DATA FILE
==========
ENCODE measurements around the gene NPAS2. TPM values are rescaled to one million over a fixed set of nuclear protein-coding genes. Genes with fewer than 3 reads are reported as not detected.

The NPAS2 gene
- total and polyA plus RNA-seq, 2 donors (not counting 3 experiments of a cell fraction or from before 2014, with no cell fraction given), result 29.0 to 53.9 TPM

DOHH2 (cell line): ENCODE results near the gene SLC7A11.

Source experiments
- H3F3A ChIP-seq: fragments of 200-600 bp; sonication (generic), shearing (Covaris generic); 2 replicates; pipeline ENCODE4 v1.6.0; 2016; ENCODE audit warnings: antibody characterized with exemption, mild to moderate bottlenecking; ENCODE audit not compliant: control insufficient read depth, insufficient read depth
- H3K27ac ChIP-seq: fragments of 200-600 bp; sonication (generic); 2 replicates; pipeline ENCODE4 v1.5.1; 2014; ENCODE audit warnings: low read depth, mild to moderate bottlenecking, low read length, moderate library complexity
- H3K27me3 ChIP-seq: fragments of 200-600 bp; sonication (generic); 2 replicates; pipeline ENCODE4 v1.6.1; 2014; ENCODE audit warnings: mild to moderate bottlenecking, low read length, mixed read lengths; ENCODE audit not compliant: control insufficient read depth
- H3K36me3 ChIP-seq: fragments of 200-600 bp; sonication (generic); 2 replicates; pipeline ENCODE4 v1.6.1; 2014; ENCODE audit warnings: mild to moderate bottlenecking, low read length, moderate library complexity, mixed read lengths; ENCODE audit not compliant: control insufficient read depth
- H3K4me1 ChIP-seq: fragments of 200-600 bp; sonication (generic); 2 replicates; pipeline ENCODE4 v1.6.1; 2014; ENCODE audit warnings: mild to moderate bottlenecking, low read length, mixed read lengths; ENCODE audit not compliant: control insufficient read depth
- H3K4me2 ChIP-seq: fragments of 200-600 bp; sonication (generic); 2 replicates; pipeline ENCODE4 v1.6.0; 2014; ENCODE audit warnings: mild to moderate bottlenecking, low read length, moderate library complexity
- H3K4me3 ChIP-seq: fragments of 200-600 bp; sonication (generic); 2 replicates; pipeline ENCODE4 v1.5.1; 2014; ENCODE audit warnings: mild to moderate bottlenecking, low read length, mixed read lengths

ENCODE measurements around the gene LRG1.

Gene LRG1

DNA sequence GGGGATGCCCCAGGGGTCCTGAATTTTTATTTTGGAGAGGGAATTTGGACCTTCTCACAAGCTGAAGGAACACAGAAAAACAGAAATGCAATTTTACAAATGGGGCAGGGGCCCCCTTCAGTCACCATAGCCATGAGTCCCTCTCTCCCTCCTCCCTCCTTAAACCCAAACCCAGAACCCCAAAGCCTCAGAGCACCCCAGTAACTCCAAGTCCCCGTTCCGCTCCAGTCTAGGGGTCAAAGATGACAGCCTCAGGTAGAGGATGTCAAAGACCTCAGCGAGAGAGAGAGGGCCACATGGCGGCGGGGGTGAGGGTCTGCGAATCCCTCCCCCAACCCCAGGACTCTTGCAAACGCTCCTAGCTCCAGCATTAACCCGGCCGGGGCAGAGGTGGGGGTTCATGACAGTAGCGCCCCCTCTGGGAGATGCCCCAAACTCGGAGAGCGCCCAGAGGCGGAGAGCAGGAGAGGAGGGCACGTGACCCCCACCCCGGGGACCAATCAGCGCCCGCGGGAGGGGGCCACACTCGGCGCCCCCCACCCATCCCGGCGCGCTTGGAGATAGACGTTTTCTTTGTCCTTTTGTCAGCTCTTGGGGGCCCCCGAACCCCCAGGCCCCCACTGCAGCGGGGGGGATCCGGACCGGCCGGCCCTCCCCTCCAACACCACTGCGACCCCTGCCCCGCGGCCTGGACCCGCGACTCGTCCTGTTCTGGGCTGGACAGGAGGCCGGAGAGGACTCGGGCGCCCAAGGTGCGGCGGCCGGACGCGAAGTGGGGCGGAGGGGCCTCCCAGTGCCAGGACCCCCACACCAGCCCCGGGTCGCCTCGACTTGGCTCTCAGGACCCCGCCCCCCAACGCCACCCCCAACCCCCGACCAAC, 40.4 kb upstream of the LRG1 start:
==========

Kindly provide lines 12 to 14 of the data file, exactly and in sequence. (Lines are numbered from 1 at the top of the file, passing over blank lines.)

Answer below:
- H3K4me3 ChIP-seq: fragments of 200-600 bp; sonication (generic); 2 replicates; pipeline ENCODE4 v1.5.1; 2014; ENCODE audit warnings: mild to moderate bottlenecking, low read length, mixed read lengths

ENCODE measurements around the gene LRG1.

Gene LRG1